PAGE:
Now, of course, since this is America, Mr. Gonzolez may rest safe in the assurances offered by our culture of freedom, our founding principle of government submission to certain natural laws, and our peaceful, deliberative, and predominately fair legal process to fall back on. Naturally, in spite of all the hassle and likely expense, Mr. Gonzolez was able to prevail and at very least to win a moral victory, right?

You would be wrong.

At least there's one of the three judges on the 8th Circuit whom I don't hope soon dies of a long, painful and awful disease.

"Notwithstanding the fact that claimants seemingly suspicious activities were reasoned away with plausible, and thus presumptively trustworthy, explanations which the government failed to contradict or rebut, I note that no drugs, drug paraphernalia, or drug records were recovered in connection with the seized money," Judge Lay wrote. "There is no evidence claimants were ever convicted of any drug-related crime, nor is there any indication the manner in which the currency was bundled was indicative of
drug use or distribution."

"Finally, the mere fact that the canine alerted officers to the presence of drug residue in a rental car, no doubt driven by dozens, perhaps scores, of patrons during the course of a given year, coupled with the fact that the alert came from the same location where the currency was discovered, does little to connect the money to a controlled substance offense," Judge Lay Concluded.

Yea, the emphasis on "rental car" is original in the dissenting opinion.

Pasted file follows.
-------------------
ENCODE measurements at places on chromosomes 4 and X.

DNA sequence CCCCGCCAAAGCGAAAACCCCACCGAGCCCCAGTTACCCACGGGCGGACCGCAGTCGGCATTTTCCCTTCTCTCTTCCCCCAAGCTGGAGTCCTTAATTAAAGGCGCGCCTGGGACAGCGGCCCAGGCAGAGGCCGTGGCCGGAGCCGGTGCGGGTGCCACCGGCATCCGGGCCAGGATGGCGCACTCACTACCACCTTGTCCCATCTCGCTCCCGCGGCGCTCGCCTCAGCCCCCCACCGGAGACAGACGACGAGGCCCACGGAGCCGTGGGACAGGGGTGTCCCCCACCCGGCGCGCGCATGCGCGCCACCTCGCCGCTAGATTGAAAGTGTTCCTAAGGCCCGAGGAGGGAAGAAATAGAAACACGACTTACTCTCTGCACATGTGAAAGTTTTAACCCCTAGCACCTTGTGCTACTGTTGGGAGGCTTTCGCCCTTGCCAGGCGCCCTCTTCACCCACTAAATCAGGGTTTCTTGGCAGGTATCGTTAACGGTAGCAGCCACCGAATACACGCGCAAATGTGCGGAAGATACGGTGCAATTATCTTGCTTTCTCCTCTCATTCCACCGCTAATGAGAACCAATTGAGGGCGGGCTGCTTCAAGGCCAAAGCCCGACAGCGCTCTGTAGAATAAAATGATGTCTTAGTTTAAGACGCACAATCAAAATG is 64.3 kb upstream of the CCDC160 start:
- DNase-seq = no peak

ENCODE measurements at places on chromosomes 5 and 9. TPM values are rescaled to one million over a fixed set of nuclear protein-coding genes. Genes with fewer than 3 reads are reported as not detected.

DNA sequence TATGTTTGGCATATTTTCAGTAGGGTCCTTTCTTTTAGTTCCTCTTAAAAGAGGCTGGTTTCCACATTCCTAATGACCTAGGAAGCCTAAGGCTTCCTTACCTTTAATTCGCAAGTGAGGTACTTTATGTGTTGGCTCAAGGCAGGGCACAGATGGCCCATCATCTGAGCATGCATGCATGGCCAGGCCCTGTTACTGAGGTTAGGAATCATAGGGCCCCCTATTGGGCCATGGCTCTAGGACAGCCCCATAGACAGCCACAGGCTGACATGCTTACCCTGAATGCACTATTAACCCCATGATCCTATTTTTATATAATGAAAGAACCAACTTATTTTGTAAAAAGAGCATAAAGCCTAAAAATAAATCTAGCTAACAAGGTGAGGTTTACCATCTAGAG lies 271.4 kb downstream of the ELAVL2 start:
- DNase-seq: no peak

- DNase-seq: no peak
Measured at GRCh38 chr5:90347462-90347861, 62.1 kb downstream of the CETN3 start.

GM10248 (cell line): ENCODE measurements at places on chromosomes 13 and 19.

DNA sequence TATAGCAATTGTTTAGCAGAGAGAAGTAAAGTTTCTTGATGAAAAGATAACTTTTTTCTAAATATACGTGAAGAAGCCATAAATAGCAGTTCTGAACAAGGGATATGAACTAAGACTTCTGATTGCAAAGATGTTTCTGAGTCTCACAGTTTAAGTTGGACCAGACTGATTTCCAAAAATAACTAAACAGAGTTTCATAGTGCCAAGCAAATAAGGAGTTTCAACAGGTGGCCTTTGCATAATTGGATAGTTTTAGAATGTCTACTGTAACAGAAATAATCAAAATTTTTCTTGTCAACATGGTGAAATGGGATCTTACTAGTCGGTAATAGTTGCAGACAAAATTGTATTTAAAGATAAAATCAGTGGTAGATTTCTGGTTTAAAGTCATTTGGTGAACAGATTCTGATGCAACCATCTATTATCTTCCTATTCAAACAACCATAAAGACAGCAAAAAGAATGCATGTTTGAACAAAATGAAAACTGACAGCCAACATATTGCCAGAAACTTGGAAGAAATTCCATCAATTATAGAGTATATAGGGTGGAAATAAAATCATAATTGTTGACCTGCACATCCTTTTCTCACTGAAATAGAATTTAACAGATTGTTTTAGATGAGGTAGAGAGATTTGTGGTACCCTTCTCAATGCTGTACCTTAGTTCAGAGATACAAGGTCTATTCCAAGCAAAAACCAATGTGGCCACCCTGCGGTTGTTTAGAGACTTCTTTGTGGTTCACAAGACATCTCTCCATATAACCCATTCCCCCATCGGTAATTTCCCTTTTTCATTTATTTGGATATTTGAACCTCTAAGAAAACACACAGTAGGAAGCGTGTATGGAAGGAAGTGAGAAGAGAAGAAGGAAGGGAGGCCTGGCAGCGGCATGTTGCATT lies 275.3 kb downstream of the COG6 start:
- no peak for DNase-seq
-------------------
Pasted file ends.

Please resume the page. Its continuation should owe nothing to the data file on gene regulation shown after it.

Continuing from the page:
Alright, sorry for the false allowance in the last entry. Now you can turn over and go back to sleep.

(Bill St. Clair, again)

“This is our new America”

"Having witnessed her father being violently arrested, my 8-year old
daughter was distraught and crying. The police told my wife to take her
away.

"My wife consoled our daughter, but since the
Bollyn children have seen much of the world, and witnessed major
political events, she allowed our daughter to watch it, saying, 'This
is our new America
.'"

When you read this "unbelievable" account in its entirety (really, you should) take note: I had planned to copy/paste the whole thing here and then edit it to make time, place and nationality ambiguous. But I just don't have the time, right now. But if I had...well, read that and just go ahead and tell me you'd have though this happened in America. Just go right ahead.

Then turn over and go back to sleep. It's just the idle rantings and ravings of a malcontent, after all.

(via Bill St. Clair)

Small Pendulum Swings

A few months ago, I attended a retirement dinner for a longtime teacher friend of my wife. I knew most everyone there, and, let me indicate from the outset that I like all of these people, in spite of their awful, hard-leftist politics which I normally characterize as "commie." Due to demographics around here, these folks are all fortunate to have parents of their students who are highly involved, concerned, and supportive of their kid's educations. I've taught in my wife's classroom, and observed others. This is a special environment of excellent teachers and students alike.